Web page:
The Resident Assistant and Peer Mentor Union at the University of Massachusetts have been working for over a year under an expired agreement to negotiate the terms of their new contract.
The union, formed in 2002, represents all RAs and PMs on campus by negotiating contracts with the University on a three-year cycle and attending investigative meetings. The two items left on their list of demands are fairer wages and anti-racism training for all residential staff.
On Feb. 8, 2019, the union issued a press release detailing the negotiation process and their demands.
“[The administrators] have all the power, but we just have the collective power. So when we use the collective power, we can hold them accountable and get justice,” said Marissa Mackson, a sustainable community development senior and co-chair of the union.
Of the bargaining process thus far, Mackson stated that the University had originally been willing to meet and reply to negotiations, but have since slowed their responses.
The press release detailed that administrators “are often late to bargaining meetings, cancel meetings last minute, go long periods of time without bargaining and fail to provide information relevant to negotiations.”
This extended period of negotiation, Mackson argued, inhibits the union from working on other important areas, such as outreach and new staff training.
When the union was able to meet with administrators for negotiation, both sources noticed a lack of wanting to compromise on issues.
“It’s really interesting being at the bargaining table with them because their behavior is very different from when they talk during training or the hiring process. It’s a lot of ‘you’re so important’ or…’you’re so integral to fostering community’ …but then you go to the bargaining table and you say ‘we need these things to do our jobs better for our residents’…and they make us think that we’re asking for too much,” Mackson said.
One of the union’s last two bargaining items asked for fairer wages for residential staff. Mackson claimed that through the current wage system, the university had been exploiting student labor.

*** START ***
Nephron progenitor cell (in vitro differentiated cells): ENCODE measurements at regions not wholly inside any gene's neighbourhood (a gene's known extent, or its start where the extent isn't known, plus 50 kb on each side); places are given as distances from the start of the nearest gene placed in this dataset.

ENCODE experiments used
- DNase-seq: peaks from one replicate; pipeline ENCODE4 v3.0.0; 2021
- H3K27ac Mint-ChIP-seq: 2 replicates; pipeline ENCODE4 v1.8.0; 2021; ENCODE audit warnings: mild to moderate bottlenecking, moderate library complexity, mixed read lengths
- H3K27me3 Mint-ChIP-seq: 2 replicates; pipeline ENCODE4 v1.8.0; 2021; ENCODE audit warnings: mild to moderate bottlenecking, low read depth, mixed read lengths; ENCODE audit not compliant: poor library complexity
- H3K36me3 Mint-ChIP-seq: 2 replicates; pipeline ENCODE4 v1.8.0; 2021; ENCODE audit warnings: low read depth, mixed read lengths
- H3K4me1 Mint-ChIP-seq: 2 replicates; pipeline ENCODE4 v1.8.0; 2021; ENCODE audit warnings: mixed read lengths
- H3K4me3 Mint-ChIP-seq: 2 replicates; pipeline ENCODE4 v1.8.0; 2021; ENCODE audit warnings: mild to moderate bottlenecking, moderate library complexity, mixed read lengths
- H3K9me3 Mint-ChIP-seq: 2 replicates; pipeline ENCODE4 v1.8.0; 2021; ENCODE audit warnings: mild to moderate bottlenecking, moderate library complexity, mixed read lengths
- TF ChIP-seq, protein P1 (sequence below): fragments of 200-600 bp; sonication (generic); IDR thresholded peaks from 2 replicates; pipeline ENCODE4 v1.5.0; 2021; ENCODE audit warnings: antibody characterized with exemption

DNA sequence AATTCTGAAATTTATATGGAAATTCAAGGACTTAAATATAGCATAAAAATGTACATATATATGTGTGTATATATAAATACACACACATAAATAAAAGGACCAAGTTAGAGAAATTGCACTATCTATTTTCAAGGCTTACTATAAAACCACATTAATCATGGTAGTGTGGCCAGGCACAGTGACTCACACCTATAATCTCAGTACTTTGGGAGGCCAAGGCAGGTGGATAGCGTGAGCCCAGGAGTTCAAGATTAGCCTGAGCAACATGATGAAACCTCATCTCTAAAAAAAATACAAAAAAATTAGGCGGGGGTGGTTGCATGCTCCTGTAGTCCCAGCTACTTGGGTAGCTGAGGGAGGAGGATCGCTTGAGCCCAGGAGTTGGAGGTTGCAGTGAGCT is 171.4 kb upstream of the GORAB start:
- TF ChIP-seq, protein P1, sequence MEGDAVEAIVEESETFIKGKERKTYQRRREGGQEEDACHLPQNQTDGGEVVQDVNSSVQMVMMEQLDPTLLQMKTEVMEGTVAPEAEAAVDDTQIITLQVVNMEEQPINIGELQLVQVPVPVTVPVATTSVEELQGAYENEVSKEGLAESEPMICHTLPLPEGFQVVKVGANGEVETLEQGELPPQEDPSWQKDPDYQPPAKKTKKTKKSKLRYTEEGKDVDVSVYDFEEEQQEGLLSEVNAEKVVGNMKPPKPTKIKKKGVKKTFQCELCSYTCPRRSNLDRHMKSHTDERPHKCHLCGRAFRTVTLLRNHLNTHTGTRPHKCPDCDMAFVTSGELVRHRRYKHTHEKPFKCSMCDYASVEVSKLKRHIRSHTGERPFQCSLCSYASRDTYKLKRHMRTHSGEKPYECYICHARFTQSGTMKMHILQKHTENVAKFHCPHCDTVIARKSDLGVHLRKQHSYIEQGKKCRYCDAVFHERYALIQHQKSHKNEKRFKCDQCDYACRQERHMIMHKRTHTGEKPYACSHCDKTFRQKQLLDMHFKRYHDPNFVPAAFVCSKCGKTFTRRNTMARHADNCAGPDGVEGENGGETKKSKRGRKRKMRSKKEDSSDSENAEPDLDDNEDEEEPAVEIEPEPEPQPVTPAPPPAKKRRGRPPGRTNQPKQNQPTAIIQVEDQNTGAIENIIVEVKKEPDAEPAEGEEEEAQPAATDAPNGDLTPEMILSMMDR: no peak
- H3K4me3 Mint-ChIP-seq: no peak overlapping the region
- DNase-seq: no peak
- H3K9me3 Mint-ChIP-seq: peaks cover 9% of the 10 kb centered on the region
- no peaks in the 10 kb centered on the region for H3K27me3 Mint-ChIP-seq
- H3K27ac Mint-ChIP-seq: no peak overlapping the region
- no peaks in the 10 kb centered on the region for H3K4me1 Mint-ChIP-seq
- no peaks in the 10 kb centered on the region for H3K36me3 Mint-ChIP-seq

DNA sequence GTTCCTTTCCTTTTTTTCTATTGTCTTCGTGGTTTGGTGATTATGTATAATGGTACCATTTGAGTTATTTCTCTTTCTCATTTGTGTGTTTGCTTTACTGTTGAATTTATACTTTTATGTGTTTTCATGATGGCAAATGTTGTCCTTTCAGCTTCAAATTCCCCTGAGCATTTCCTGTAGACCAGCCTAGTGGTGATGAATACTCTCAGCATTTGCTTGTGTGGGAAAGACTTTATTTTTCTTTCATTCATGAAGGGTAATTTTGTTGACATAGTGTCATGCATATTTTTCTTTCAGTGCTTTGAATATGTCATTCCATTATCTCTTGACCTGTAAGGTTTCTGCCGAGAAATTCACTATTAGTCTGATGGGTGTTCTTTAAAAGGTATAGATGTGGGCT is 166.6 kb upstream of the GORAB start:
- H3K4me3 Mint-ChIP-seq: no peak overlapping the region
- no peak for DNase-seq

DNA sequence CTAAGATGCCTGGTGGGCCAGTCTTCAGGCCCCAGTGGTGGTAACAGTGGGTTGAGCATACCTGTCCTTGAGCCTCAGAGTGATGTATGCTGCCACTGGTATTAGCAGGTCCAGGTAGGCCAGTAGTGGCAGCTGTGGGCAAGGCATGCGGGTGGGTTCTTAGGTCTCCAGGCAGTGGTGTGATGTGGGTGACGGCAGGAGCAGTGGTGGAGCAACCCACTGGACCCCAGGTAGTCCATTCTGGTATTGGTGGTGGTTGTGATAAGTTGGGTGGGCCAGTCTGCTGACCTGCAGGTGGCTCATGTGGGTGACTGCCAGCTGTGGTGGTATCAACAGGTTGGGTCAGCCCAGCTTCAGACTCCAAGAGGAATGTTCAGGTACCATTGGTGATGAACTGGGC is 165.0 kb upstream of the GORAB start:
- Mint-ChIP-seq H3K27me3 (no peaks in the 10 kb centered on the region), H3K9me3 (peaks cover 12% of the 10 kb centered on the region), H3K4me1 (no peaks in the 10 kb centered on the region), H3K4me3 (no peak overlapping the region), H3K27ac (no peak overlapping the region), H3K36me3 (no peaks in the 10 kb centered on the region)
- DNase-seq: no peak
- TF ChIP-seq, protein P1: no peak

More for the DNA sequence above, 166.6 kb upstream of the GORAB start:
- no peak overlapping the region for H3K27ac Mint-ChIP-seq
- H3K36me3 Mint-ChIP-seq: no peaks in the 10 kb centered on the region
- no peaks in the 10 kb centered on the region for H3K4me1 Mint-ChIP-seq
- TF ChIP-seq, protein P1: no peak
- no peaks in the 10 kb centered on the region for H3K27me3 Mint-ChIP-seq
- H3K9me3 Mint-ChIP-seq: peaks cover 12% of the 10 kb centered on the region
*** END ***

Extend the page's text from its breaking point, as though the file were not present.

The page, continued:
“I find that the RAs that really try to do a good job end up severely overworking themselves, and basically the University exploits them,” Mackson said.
Mackson explained how resident assistants have to always be prepared to respond to student needs, regardless of the time of day or other responsibilities they may have in their personal life.
“I can’t go to the bathroom without doing my job,” she said.
Also in the press release was a statement from peer mentor Nicola Patel saying, “I work two other jobs to provide for myself. Peer mentoring does not even cover the cost of my room, which I am required to pay for. I also have to eat, pay for books, car insurance, and recreation.”
The union has heard pushback from administrators about the potential costs of these wage demands.
“It’s not our fault that they’re in debt and need to raise prices or that they have millions of dollars of deferred maintenance that they need to deal with,” Mackson said. “That’s not our issue, that’s not our responsibility. To try to argue that we shouldn’t be paid more because pay raises always equals raising tuition is definitely a false narrative that the university wants to push.”
The second item that the union is asking for in its contract is the implementation of anti-racism training for all residential staff. This demand follows the series of racist incidents that took place in residence halls across the University earlier this year.
Mackson stated that she caught one of her residents using the n-word and immediately wrote them up. The resident only received a talking to from the Resident Director and no discipline.
“When you are documented and found guilty of having alcohol or drugs in your room, you get a letter home to your parents, you are fined $100 to pay for a basics course…you’re also put on housing probation and academic probation…that just seems so ridiculous when you compare it to the discipline that this resident received for yelling the n-word,” Mackson said.
The University has so far declined to implement such a response training to staff, instead only proposing an “anti-discrimination” training.
She furthered that when asking for permission from her supervisor to discuss and condemn the usage of this hate language during floor meetings, she was denied by administrators on the premise that it would violate students’ first amendment rights.
When contacted for a statement on the negotiation process, Ed Blaguszewski, UMass executive director of strategic communications stated that the University does not discuss ongoing negotiations.
“The University has been bargaining in good faith since January 2018, and our negotiators have participated in 25 bargaining sessions. We are hopeful of coming to an agreement soon,”Blaguszewskisaid.
Irina Costache can be reached at [email protected] and followed on Twitter @irinaacostache.